FCC releases final results of spectrum auction [telecom]

Over the past several months the FCC has been engaged in a two-sided auction process to incentivize enough broadcasters to give up their assigned spectrum to allow roughly 84 MHz of spectrum to be sold to wireless carriers. Today they announced the results, which will send about $10 billion to broadcast TV licensees and $7 billion in profits to the federal government. The spectrum auction incorporated a brand-new, never-before-used auction mechanism, the design of which involved theoretical computer science and economics researchers.

The licensee that will get the most, by far, for turning in its TV channels is Comcast, which gets $217 million for WNBC in New York. Comcast also gets $141.7 million for WSNS-TV in Chicago and $126 million for WWSI in the Philadelphia market. In all three markets, Comcast owns other stations that will be keeping their licenses, so this is in essence "free money" for Comcast.

Other big winners include Trinity Broadcasting Network, which received the highest single-station payout, $304 million, for its station in Chicago (plus hundreds of millions total for many of its other stations), and public broadcaster WGBH in Boston, which will get $162 million to change from UHF channel 19 to VHF channel 5 plus another $57 million to move its Springfield, Mass., station from UHF to VHF.

The New Jersey Public Broadcasting Authority will receive $194 million for its WNJN (Montclair, in the New York City market) and another $138 million for WNJT (Trenton, in the Philadelphia market). A number of other public broadcasters will also receive big cash payouts, including stations in Providence, Scranton, Tri-Cities (Tennessee), San Francisco, Pittsburgh, Philadelphia, Milwaukee, Los Angeles, New Haven, and Greenville (S.C.); in many cases, the licensees will end up spending a large part of that cash to share spectrum with a commercial broadcaster in their market.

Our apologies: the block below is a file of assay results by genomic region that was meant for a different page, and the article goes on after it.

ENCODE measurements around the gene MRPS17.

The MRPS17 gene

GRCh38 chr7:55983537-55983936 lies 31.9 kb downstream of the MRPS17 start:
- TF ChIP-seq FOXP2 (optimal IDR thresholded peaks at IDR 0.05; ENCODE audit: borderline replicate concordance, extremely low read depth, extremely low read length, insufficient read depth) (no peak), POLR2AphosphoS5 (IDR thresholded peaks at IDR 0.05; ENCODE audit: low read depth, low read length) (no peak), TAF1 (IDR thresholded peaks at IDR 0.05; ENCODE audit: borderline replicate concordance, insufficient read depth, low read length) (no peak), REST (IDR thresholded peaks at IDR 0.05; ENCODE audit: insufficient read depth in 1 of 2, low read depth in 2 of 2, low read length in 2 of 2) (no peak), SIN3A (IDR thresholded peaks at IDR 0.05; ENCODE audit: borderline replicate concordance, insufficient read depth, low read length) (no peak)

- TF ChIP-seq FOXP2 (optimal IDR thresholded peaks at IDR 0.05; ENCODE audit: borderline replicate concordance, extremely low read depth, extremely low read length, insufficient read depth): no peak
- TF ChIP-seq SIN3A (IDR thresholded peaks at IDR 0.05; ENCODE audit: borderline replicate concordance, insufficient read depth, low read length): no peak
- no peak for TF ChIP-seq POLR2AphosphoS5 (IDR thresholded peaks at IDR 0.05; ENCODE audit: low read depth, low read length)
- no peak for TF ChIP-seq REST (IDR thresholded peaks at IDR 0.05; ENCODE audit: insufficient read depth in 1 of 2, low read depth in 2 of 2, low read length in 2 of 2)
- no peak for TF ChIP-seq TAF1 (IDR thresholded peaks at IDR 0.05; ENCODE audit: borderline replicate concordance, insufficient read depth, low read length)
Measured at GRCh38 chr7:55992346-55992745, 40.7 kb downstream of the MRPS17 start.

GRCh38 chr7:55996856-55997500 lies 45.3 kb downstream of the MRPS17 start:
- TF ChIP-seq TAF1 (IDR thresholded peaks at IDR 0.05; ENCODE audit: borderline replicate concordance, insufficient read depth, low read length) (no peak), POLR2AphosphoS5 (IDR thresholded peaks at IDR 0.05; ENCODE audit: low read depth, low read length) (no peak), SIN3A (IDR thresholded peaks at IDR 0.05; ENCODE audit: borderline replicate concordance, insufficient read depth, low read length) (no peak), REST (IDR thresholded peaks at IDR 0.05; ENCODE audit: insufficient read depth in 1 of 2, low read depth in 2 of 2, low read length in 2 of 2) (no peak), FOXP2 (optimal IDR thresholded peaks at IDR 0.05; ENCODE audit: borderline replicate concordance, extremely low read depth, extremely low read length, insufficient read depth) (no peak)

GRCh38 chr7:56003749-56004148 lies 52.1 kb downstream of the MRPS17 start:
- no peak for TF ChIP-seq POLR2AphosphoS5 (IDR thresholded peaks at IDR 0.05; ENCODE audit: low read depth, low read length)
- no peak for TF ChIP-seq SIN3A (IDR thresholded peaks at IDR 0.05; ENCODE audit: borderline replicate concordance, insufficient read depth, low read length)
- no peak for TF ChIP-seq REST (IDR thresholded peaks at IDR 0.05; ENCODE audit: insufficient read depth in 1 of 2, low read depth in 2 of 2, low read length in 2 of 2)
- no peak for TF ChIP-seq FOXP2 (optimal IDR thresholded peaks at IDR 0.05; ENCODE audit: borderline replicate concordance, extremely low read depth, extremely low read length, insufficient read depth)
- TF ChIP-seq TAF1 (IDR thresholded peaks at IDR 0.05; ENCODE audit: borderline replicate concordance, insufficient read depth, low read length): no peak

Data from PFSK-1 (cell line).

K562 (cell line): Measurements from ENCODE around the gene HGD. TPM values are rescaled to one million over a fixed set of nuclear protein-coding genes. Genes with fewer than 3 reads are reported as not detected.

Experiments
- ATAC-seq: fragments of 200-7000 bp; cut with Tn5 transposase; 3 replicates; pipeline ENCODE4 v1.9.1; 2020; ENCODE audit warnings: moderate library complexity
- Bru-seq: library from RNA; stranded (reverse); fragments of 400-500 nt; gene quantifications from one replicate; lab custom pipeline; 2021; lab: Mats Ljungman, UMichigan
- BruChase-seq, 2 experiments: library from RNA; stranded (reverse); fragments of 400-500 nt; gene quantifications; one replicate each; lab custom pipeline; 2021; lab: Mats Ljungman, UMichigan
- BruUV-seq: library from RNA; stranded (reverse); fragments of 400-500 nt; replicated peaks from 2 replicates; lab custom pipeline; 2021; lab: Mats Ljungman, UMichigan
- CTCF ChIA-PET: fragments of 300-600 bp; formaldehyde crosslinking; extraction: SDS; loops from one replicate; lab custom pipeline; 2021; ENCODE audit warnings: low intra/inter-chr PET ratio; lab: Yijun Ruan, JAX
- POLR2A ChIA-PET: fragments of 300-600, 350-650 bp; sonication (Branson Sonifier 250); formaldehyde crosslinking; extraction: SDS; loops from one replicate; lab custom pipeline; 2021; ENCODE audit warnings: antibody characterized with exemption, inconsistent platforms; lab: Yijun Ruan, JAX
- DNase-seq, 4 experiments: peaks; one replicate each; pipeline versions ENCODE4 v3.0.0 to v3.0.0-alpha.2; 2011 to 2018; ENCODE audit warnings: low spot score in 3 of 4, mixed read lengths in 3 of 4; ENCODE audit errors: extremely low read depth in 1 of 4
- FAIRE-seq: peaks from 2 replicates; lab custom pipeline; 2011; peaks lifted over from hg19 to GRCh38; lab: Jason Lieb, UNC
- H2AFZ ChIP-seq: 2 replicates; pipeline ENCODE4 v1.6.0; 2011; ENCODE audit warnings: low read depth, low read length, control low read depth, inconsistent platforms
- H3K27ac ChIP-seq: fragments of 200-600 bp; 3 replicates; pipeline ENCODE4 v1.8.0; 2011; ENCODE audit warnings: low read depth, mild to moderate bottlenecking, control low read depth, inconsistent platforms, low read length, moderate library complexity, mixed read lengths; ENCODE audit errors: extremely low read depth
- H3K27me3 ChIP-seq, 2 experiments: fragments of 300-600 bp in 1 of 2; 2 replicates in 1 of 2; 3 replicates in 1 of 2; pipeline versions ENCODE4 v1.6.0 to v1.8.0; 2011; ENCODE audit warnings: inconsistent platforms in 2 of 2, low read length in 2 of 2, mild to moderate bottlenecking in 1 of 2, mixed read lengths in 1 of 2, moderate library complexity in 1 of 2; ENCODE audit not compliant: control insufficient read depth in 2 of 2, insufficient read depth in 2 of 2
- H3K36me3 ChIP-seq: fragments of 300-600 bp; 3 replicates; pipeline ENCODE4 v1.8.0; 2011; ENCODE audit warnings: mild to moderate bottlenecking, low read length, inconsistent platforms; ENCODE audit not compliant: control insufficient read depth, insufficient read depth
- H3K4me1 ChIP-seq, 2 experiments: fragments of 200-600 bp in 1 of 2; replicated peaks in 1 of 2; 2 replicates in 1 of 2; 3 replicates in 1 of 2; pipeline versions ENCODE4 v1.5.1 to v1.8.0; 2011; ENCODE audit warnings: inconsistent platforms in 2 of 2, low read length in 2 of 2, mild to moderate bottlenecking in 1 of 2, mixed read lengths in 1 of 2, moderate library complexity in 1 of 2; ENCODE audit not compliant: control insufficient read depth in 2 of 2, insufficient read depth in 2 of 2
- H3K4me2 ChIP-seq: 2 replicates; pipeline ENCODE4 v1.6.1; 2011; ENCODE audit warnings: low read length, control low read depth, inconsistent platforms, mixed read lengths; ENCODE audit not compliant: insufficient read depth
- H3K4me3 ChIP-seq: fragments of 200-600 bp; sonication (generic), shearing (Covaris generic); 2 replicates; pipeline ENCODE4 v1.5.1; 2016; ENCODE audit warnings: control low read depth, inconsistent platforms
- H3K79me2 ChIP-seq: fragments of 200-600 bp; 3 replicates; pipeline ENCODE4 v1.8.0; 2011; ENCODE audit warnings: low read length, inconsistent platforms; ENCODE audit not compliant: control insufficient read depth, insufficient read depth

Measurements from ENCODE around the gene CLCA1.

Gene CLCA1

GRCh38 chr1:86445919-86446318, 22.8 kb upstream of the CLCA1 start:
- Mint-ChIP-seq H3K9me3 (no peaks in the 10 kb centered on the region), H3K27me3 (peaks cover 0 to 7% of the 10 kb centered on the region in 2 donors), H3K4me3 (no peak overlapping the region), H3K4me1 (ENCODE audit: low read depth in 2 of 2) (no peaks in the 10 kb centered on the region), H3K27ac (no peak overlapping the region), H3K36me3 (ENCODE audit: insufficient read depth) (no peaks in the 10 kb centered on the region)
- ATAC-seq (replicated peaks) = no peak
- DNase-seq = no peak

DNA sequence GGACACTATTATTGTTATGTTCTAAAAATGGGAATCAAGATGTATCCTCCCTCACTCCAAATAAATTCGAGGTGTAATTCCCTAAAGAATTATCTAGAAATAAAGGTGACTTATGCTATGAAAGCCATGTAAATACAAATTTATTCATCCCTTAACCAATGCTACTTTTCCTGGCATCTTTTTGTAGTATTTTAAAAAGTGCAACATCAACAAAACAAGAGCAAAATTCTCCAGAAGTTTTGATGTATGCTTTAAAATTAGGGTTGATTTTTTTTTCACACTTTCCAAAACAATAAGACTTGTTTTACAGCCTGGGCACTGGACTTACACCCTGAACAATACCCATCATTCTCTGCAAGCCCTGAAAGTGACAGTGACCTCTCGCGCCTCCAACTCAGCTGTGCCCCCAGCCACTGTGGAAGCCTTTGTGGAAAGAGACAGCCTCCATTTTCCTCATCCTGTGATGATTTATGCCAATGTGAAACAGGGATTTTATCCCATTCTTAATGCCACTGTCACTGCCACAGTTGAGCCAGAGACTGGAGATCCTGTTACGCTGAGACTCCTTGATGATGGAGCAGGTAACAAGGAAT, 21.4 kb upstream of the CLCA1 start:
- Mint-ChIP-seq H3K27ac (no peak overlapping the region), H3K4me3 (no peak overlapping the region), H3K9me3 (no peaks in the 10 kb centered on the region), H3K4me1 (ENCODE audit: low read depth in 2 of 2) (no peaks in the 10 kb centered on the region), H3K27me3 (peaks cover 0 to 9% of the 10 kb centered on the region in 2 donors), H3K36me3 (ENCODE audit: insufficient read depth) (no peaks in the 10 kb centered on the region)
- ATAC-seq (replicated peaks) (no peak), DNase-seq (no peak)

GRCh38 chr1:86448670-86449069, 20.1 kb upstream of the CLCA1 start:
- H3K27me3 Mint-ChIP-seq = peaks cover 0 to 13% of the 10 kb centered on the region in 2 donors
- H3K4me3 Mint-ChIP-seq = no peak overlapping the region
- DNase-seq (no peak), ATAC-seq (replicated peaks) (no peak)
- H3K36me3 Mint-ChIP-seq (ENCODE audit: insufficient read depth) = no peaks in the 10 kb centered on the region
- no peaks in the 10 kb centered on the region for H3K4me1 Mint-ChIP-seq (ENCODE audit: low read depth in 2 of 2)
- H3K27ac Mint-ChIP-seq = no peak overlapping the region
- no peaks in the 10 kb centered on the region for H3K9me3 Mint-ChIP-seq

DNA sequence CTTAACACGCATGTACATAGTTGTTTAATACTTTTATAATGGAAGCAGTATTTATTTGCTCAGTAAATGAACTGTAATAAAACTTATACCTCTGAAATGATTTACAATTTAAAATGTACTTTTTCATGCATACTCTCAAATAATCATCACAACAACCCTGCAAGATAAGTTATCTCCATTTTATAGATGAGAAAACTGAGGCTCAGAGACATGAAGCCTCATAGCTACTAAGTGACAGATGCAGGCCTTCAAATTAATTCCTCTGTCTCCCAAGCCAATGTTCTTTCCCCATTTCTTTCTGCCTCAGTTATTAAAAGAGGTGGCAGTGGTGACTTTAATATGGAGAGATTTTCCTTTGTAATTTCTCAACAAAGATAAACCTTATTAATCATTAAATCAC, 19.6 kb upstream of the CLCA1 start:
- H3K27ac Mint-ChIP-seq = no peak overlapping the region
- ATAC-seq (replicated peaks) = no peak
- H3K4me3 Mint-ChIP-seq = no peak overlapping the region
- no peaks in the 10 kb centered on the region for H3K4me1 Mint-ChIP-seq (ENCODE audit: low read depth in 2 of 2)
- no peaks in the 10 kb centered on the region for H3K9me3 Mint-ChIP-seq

The "repacking" process, wherein the remaining TV stations construct new transmitter facilities in order to clear the 600-MHz band for the wireless carriers, is supposed to be complete nationwide by the end of

2020. The FCC has set an aggressive timetable for stations to apply for permits, install or modify equipment, and switch to their new channels, which will require careful coordination in most of the country's largest markets. As a part of the optimization process run by the FCC, all of the stations in each market were assigned to not more than two phases -- here in Boston, most stations are in phase 4 (which includes a tangled group of dozens of stations from Boston to Youngstown that must all transition at the same time) and the rest are in phase 8. This means that in most markets, over-the-air TV viewers can expect to have to rescan their tuners twice at most.

More details than you probably want at the FCC's Web site:

formatting link


Reply to
Garrett Wollman
Loading thread data ...

Cabling-Design.com Forums website is not affiliated with any of the manufacturers or service providers discussed here. All logos and trade names are the property of their respective owners.